What Is the Treatment for Folliculitis?

You regularly self-check your moles to help prevent skin cancer, or at least we hope you do. It’s also a good idea to look over your partner’s skin, to check out areas he can’t see, and encourage your children to point out to you any moles or spots they find on their bodies, to help keep your family safe.

As you’re conducting your skin cancer self-check, you might spot a red mole, but before you panic, a red bump on the skin is not always a sign of skin cancer. In fact, with the assessment of your dermatologist to help put your mind at ease, a smooth, cherry-red bump on your skin may be a cherry angioma, a noncancerous growth.

Cherry angiomas most often appear on the trunk of the body, such as on your chest, stomach, your sides and your back, but they can occur anywhere on your body. It is not known what causes cherry angiomas, nor why these red skin growths tend to appear on people over the age of 30 (although younger people can get them as well.)

Cherry angiomas are known for their bright red color, and can vary from the size of a pinhead to about a quarter-inch in diameter. If the appearance of a cherry angioma isn’t troubling to you, in terms of location and distraction factor, your doctor will likely advise leaving it alone. If you do wish to have it removed, always go to your dermatologist for safe and effective removal. Ignore any dangerous online message boards or YouTube videos that show ‘how to remove a cherry angioma using some cork, a pin and a lighter.’ Any skin treatment involving a lighter is never a good idea.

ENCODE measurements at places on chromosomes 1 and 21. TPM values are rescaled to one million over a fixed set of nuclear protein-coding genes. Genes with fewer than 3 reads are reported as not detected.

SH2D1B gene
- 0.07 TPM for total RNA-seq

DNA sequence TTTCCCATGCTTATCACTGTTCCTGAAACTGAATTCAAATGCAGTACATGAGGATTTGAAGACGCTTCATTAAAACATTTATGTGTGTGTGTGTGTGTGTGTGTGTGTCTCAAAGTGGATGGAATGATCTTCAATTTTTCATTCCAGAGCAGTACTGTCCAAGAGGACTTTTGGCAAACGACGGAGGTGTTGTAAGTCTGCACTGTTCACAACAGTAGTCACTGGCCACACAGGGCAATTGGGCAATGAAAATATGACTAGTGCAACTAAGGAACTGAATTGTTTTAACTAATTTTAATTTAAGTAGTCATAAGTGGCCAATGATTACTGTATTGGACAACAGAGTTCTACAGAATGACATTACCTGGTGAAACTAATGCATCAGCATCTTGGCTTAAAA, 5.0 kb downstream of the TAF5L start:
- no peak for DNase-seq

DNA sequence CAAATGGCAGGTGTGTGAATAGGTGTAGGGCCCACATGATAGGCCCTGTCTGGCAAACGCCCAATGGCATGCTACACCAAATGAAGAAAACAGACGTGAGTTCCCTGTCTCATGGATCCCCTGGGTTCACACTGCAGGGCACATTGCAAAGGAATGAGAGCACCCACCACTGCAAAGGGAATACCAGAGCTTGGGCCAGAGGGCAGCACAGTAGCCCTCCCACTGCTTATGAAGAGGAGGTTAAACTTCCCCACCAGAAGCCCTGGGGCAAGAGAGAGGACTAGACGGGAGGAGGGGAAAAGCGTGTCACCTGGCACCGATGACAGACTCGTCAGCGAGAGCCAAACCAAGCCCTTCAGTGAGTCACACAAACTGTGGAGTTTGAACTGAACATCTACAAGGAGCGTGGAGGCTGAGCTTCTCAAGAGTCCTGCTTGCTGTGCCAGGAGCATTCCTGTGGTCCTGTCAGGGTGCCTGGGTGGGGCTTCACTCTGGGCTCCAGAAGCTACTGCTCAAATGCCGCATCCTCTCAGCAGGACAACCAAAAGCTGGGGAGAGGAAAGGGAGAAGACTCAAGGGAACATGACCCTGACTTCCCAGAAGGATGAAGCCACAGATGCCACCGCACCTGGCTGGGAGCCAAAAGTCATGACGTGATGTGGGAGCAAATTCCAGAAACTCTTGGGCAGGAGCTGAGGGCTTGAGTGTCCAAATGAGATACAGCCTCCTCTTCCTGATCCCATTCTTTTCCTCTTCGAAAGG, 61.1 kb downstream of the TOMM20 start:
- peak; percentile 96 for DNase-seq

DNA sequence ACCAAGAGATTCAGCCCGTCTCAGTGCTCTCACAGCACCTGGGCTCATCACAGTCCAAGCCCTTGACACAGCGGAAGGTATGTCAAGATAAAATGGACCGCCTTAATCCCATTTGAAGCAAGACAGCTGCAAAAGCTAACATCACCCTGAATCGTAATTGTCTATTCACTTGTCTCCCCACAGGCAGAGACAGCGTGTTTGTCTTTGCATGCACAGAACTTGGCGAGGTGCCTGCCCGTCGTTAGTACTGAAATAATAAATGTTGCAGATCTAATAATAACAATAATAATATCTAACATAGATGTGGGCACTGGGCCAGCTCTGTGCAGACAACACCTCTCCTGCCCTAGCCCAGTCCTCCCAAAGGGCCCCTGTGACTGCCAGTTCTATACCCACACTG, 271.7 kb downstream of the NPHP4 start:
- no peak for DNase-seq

If your dermatologist agrees that your cherry angioma can be removed, lasers or electrocautery may be implemented to burn off or destroy tissue by use of a small probe with an electric current running through it to eliminate the cherry angioma. Or your doctor may implement a shave excision, or freeze it off with cryotherapy for cherry angioma. But keep in mind that any removal process can cause scarring.

If you do choose to ‘keep’ your cherry angioma, be sure to keep an eye on it, reporting to your doctor if it changes in appearance, or if it experiences any trauma, such as getting cut or damaged to bleeding. And feel free to call your doctor if your cherry angioma causes you any emotional distress or a drop in self-confidence, depression or change in lifestyle. It can be removed with a minimum of discomfort, and your doctor can provide you with topical treatments to help minimize scarring.




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